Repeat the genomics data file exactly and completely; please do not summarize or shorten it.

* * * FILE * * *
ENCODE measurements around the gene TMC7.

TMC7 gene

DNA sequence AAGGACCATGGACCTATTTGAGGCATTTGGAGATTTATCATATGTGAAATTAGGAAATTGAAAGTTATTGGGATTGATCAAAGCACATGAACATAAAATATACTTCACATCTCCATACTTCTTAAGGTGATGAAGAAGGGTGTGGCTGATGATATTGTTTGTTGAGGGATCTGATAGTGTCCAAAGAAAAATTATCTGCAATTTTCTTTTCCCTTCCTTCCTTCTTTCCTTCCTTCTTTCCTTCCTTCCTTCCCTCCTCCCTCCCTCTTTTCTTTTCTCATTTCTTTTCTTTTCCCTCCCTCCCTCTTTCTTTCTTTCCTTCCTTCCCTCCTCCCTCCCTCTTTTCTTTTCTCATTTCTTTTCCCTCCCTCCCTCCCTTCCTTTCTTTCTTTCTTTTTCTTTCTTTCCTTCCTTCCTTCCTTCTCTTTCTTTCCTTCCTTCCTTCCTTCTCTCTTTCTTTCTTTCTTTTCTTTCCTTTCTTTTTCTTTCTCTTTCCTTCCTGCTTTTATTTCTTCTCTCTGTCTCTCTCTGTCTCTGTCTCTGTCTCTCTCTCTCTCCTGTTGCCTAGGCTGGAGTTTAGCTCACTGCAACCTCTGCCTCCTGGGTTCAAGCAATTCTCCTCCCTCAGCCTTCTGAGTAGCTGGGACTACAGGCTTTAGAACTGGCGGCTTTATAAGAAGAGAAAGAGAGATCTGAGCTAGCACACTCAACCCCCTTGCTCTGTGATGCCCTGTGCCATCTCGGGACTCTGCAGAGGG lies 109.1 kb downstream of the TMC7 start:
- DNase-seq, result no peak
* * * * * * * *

ENCODE measurements around the gene TMC7.

TMC7 gene

DNA sequence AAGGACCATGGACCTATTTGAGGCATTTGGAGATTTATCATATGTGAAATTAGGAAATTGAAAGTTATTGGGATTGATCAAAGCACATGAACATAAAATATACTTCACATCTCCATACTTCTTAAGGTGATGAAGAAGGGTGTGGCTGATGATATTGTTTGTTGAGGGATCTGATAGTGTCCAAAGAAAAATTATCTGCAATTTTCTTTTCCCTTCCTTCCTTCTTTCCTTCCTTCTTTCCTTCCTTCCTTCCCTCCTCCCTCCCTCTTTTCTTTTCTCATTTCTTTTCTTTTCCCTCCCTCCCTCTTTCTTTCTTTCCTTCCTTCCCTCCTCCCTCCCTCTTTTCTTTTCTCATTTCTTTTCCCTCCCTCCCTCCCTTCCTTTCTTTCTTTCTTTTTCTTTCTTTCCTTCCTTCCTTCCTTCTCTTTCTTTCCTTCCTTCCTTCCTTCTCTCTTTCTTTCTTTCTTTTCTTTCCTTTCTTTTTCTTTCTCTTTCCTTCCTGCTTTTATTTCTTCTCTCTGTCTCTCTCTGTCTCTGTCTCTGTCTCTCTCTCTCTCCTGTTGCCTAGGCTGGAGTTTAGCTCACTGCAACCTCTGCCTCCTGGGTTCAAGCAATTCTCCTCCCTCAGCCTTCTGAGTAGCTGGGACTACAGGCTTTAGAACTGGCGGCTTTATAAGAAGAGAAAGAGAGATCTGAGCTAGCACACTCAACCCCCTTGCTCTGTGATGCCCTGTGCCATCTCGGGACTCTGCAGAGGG lies 109.1 kb downstream of the TMC7 start:
- DNase-seq, result no peak